Alfred before Edington

So all the major political and military events of the series beginning with Edmund’s death actually happened, and with the exception of Cynwit, they’re shown in the correct historical order, but the passage of time is off, compressing a decade’s worth of events into what appears to be perhaps 18 months total. As readers of this blog know, other shows and films have been guilty of far worse manipulation of events. The pace of the show is a bit too brisk for my preferences, but things happen in the right order and the basic facts are correct (once you factor out the non-existent protagonist). Edmund really was killed by being shot full of arrows by the Vikings, Aethelraed really was killed at Ashdown and Alfred really did succeed him, Odda really did win the battle of Cynwit and Ubba really did die there, Alfred really was forced into hiding in the Marshes and really did defeat the Danes at Edington, and Guthrum really did convert to Christianity as part of his peace treaty with Alfred. All of this puts the show light-years ahead of nonsense like Reign or Salem.

What Bugs Me

My big gripe with the show plot-wise, apart from the truly asinine character of Aethelwold, is that Uhtred repeatedly does really stupid shit and then gets upset when it works out badly for him. After he engineers the defeat of Ubba at Cynwit, he is explicitly told that he needs to go to Alfred and claim responsibility for the victory so that someone else won’t claim credit first. Instead, he goes off and spends time with his new wife, and when he gets to court he’s shocked to learn that Odda’s transparently villainous son Odda Jr, who is already gunning for him, has claimed victory for the battle.

Then a few episodes later, Uhtred decides he’s going to lead his Christian Saxon men on a raid into Cornwall against fellow Christians in order to get the wealth he needs to pay off his wife’s debts, even though Alfred has a peace treaty with the Cornish. So he has his men disguise themselves as Danes so that no one will know that Uhtred and his men are breaking the treaty. But after supposedly taking pains to disguise their identities, he repeatedly tells people his real name, doesn’t wear a helmet or in any other way disguise his face, and lets his men fraternize with the Cornish king’s men for a day before teaming up with a group of Danes to slaughter the king and his men in order to steal their hidden treasure. And then when he gets back to Winchester, he’s shocked to discover that a witness has gone to Alfred and reported that Uhtred of Bebbanburg has broken the truce, and then gets mad when one of the men who went with him and warned him not to do all this stuff admits it’s true.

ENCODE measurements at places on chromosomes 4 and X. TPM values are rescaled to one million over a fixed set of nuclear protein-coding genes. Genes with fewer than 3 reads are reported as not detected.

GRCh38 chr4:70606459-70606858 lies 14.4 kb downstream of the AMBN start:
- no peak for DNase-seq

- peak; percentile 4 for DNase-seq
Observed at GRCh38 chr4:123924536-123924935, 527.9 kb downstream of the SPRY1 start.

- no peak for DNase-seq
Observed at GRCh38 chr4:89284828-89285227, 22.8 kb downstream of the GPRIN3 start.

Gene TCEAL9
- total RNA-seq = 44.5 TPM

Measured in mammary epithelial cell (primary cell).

Those are great disguises, guys. No one will ever recognize you as Uhtred and Aethelwold!

It would be one thing if the show made clear that Uhtred is immature and making dumb choices because he’s overconfident. If the show was clearly trying to depict Uhtred gradually learning a series of lessons about what it takes to be a great leader in 9th century England, I’d think that was actually pretty smart of them. Instead, the show clearly expects the viewer to sympathize with Uhtred’s shitty choices and feel outraged when he can’t get away with them. It wants us to accept Uhtred as a natural-born leader and cunning tactician, all the while showing him doing incredibly dumb things.

But that’s my opinion as a viewer, not my opinion as an historian.

This review was paid for by a generous donation from my reader Lyn. Thanks, Lyn! If you’re interested in a review, please made a donation to my Paypal account and tell me what you’d like me to review.


Want to Know More?

The Last Kingdom is available on Amazon, as well as on Netflix. The first book of Bernard Cornwell’s Saxon Stories is also called The Last Kingdom.

If you would like to know about the reign of Alfred the Great, Alfred P. Smyth’s Alfred the Great would be one place to start, although at 800 pages, it’s quite dense. Or you could read Alfred the Great: Asser’s Life of Alfred and Other Contemporary Sources, which brings together many of the primary sources on Alfred into one fairly readable book.